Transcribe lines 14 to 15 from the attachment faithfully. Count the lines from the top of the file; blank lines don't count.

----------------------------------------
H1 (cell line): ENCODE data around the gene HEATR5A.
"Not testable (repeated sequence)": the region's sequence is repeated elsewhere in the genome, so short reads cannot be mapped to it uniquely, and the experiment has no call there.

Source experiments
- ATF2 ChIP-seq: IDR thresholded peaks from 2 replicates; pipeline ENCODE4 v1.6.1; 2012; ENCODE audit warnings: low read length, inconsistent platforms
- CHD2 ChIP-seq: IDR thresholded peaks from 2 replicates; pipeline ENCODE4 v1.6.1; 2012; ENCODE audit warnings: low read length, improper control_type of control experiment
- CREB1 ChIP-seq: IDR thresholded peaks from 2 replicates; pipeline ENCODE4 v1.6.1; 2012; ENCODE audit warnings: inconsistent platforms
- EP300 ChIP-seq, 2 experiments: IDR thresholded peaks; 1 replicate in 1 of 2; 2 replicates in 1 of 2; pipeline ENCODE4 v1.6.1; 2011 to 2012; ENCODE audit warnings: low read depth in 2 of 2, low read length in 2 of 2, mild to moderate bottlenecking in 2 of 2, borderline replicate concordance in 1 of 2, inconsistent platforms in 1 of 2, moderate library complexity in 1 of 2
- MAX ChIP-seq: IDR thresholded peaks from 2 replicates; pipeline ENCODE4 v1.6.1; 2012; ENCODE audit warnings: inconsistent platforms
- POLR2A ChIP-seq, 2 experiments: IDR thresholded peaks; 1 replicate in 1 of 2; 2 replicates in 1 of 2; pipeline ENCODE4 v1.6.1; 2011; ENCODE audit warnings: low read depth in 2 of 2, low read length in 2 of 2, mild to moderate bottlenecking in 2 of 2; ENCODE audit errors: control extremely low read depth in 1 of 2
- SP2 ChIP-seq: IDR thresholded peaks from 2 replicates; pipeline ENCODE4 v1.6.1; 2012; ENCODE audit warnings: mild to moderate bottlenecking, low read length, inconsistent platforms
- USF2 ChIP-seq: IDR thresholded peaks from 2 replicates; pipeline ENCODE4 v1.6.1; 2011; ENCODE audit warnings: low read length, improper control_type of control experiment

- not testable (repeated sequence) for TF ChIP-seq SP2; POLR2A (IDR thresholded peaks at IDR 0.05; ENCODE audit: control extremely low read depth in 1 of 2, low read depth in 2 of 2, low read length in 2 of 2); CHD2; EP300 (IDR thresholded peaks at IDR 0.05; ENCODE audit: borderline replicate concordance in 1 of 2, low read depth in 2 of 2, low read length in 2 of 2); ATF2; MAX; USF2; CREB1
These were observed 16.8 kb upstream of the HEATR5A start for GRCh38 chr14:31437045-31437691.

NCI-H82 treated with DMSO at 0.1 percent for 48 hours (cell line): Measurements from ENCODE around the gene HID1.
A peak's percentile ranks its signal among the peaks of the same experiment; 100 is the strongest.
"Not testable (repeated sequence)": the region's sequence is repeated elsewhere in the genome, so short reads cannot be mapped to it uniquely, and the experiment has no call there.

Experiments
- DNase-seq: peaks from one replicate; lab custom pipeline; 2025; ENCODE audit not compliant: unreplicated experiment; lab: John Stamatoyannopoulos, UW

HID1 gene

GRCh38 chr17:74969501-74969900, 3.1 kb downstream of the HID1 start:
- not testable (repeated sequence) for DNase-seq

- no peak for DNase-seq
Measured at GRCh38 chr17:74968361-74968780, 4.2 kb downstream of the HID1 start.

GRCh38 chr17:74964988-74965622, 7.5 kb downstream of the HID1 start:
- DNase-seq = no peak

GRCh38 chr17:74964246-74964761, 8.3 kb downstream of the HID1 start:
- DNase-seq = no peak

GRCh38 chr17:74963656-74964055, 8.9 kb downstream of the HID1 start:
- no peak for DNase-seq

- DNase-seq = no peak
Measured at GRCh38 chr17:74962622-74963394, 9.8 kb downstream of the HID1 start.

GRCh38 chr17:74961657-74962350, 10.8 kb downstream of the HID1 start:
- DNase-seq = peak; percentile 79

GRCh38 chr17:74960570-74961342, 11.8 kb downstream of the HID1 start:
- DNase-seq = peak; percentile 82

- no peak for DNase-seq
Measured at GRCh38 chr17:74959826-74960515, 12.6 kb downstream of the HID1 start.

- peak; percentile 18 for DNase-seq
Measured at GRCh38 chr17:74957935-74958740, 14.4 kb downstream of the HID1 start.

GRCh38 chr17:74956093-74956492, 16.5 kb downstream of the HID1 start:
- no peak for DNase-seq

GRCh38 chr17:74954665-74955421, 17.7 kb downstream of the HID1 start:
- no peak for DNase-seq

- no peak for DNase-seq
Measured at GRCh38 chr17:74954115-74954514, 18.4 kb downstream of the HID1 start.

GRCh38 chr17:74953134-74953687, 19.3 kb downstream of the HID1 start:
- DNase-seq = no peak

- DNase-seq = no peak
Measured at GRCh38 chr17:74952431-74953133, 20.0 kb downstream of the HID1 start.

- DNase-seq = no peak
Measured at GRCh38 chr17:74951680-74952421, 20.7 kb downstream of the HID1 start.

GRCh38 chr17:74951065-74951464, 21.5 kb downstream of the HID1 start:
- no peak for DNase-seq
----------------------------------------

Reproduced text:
NCI-H82 treated with DMSO at 0.1 percent for 48 hours (cell line): Measurements from ENCODE around the gene HID1.
A peak's percentile ranks its signal among the peaks of the same experiment; 100 is the strongest.